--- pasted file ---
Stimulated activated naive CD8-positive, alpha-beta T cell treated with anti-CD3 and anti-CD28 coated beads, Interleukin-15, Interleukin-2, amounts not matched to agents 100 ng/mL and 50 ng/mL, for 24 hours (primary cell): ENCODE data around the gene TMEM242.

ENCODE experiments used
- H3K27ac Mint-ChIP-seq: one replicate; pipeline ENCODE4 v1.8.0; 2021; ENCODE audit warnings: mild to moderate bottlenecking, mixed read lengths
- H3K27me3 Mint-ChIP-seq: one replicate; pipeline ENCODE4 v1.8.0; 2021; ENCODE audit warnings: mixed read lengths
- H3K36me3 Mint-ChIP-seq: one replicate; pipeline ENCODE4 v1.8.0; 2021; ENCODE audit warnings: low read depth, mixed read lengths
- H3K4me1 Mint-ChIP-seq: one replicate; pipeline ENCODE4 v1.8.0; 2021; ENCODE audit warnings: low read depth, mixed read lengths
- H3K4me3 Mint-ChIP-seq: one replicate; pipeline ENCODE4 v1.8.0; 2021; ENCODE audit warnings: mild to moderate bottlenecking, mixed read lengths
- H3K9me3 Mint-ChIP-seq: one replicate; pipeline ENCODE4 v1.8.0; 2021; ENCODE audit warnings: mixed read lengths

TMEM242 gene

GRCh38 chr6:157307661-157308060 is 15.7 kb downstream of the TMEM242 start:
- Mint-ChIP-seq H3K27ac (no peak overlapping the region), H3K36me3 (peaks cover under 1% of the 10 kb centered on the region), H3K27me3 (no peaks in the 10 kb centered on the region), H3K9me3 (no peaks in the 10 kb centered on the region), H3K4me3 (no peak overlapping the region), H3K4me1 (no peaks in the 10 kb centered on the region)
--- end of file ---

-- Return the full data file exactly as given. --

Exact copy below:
Stimulated activated naive CD8-positive, alpha-beta T cell treated with anti-CD3 and anti-CD28 coated beads, Interleukin-15, Interleukin-2, amounts not matched to agents 100 ng/mL and 50 ng/mL, for 24 hours (primary cell): ENCODE data around the gene TMEM242.

ENCODE experiments used
- H3K27ac Mint-ChIP-seq: one replicate; pipeline ENCODE4 v1.8.0; 2021; ENCODE audit warnings: mild to moderate bottlenecking, mixed read lengths
- H3K27me3 Mint-ChIP-seq: one replicate; pipeline ENCODE4 v1.8.0; 2021; ENCODE audit warnings: mixed read lengths
- H3K36me3 Mint-ChIP-seq: one replicate; pipeline ENCODE4 v1.8.0; 2021; ENCODE audit warnings: low read depth, mixed read lengths
- H3K4me1 Mint-ChIP-seq: one replicate; pipeline ENCODE4 v1.8.0; 2021; ENCODE audit warnings: low read depth, mixed read lengths
- H3K4me3 Mint-ChIP-seq: one replicate; pipeline ENCODE4 v1.8.0; 2021; ENCODE audit warnings: mild to moderate bottlenecking, mixed read lengths
- H3K9me3 Mint-ChIP-seq: one replicate; pipeline ENCODE4 v1.8.0; 2021; ENCODE audit warnings: mixed read lengths

TMEM242 gene

GRCh38 chr6:157307661-157308060 is 15.7 kb downstream of the TMEM242 start:
- Mint-ChIP-seq H3K27ac (no peak overlapping the region), H3K36me3 (peaks cover under 1% of the 10 kb centered on the region), H3K27me3 (no peaks in the 10 kb centered on the region), H3K9me3 (no peaks in the 10 kb centered on the region), H3K4me3 (no peak overlapping the region), H3K4me1 (no peaks in the 10 kb centered on the region)